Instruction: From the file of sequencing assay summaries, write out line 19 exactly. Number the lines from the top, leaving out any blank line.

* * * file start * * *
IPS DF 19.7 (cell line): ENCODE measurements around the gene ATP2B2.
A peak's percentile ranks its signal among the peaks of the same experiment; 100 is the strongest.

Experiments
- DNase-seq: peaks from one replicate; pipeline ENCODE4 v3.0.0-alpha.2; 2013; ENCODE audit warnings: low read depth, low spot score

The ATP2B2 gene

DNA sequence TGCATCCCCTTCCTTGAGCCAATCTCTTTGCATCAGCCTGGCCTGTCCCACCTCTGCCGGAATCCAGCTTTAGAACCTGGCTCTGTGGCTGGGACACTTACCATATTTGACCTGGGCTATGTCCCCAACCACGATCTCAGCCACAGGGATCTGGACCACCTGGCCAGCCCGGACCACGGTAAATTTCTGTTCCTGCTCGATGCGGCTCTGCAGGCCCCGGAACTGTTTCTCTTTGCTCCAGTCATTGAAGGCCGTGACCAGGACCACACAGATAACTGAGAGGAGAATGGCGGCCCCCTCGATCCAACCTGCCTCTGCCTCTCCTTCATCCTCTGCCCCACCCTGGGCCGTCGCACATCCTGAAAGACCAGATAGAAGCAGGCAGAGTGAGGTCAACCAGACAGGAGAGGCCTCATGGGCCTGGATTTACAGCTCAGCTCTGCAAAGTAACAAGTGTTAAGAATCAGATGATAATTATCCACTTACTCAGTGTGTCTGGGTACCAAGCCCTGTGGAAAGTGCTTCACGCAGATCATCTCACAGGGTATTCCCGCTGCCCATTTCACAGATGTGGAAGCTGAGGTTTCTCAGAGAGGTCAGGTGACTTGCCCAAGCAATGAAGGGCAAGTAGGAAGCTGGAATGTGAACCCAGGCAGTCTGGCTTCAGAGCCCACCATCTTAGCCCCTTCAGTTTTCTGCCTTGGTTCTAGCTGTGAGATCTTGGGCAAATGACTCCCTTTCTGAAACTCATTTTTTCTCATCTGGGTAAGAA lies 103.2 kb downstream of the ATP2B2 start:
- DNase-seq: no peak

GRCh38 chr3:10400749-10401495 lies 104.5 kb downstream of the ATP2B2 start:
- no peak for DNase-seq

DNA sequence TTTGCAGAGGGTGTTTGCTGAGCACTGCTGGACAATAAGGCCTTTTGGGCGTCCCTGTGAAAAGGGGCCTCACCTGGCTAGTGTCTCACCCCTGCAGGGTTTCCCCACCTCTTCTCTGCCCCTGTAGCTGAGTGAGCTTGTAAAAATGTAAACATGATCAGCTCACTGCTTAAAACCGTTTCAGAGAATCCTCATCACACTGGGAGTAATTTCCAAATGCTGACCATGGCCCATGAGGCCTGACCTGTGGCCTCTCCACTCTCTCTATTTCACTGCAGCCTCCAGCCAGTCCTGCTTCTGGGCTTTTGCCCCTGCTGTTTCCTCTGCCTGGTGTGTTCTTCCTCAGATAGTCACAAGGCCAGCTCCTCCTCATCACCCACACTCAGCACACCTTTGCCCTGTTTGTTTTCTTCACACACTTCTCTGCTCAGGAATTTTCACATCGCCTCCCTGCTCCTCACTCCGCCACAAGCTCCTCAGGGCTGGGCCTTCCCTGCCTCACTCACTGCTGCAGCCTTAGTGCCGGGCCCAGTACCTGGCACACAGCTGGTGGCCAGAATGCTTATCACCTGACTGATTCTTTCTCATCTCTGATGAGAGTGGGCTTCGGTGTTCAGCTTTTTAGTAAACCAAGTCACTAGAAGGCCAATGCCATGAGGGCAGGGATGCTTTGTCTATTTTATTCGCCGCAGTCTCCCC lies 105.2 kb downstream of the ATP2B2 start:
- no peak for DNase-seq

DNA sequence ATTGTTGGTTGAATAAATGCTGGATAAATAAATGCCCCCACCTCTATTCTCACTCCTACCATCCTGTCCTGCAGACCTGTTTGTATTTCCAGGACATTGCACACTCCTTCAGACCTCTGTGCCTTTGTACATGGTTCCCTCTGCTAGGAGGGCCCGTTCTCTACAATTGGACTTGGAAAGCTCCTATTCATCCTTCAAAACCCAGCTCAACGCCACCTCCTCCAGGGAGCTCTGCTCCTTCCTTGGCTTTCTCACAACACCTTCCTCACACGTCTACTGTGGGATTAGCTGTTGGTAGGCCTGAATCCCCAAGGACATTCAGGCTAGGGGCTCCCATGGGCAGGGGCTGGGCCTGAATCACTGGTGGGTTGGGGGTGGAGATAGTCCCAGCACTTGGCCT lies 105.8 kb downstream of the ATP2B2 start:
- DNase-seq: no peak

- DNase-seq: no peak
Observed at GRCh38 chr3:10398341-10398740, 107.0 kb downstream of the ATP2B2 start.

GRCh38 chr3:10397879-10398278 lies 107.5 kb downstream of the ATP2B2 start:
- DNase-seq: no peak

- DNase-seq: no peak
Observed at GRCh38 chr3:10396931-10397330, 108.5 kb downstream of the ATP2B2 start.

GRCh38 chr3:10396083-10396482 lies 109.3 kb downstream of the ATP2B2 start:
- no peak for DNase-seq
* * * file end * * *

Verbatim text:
Observed at GRCh38 chr3:10396931-10397330, 108.5 kb downstream of the ATP2B2 start.